It takes a bit more than just soap and water to save a bird that has been in an oil spill, but the experts at International Bird Rescue are more than up for the challenge.
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We have all seen images of birds affected by spills. Saving a bird that has been in an oil spill is a meticulous process to restore the incredible waterproofing capabilities of bird feathers so that the bird can be returned to the wild and survive.
We’ve been using our planet’s rivers, lakes and oceans to ship crude oil from place to place since the beginning of oil, and while this is an effective way to transport large quantities of petroleum, the method runs the risk of oil spills—events that have wreaked havoc on marine ecosystems.
Experts at International Bird Rescue aspire to rescue and rehabilitate the birds who have been victims of oil spills and the team has saved thousands of birds, cleaning and healing them to fly another day.
Find out exactly why oil spills are so damaging to seabirds in this ReWild.
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Experts Disagree On Value Of Cleaning Oily Birds
“Since oil started gushing into the Gulf of Mexico over two months ago, we’ve all probably seen images of birds covered in black goo and of wildlife experts carefully cleaning, rehabilitating and finally releasing them back into the wild. It’s a small but very visible part of the huge story about the effects of all that oil on all kinds of animal life, and it’s a matter of debate.”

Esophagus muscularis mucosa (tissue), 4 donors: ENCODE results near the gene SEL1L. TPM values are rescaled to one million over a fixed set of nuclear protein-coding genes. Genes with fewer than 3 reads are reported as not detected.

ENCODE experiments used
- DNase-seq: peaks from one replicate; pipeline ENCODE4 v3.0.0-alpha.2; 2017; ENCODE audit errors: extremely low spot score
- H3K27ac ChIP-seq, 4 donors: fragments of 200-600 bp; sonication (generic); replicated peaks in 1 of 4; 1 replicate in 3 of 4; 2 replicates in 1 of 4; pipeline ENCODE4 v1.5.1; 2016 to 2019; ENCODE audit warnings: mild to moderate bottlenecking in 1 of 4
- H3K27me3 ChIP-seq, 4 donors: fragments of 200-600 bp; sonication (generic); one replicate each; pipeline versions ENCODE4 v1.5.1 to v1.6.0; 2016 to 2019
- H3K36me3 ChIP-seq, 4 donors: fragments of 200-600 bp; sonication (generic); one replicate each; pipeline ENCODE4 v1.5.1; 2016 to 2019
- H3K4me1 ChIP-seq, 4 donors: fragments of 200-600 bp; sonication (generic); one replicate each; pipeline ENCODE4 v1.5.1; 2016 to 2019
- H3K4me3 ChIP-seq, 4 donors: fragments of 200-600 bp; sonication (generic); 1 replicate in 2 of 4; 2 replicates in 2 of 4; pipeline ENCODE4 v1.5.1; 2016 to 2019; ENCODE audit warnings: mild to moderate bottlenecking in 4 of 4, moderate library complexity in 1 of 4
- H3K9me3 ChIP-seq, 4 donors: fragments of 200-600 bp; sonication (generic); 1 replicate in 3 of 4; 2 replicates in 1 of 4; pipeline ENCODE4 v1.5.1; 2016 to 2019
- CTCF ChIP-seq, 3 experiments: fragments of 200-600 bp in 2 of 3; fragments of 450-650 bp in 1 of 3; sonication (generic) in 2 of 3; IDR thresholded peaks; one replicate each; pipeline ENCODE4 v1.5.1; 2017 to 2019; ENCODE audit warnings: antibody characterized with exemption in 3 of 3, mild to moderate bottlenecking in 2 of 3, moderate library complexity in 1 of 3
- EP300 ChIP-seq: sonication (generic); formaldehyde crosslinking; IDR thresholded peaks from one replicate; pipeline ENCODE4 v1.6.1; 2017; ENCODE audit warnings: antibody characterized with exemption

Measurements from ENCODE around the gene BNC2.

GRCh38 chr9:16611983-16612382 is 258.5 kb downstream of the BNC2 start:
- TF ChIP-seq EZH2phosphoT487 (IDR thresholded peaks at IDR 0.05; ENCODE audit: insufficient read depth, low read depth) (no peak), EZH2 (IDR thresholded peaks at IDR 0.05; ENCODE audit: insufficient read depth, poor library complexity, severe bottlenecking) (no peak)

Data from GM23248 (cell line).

Waterbirds and a Changing Global Environment
“Many experts believe that critical hardships faced by pelicans, murres, and loons could be related to environmental shifts caused by warming oceans, pollution, collapsing fish stocks, and harmful algal blooms.”
King eider dies 16 years after rescue from oil spill
“It’s a big deal to know the duck lived for 16 years, at the far upper range of its life span, because so little data on the long-term survival of such birds exists, Holcomb said.
Rescuers also contend the recovery of the king eider offers at least anecdotal proof that the cost and effort of rehabilitating oiled birds pays off, something critics have long questioned.”
Species of all shapes and sizes, as well as the ecosystems where they exist, are on the brink of disappearing forever. But, we don’t have to let that happen. Seeker travels the world interviewing the researchers, engineers, scientists and adventurers who are dedicating their lives to saving, preserving and protecting the most vulnerable plants, animals, people and places on Earth.
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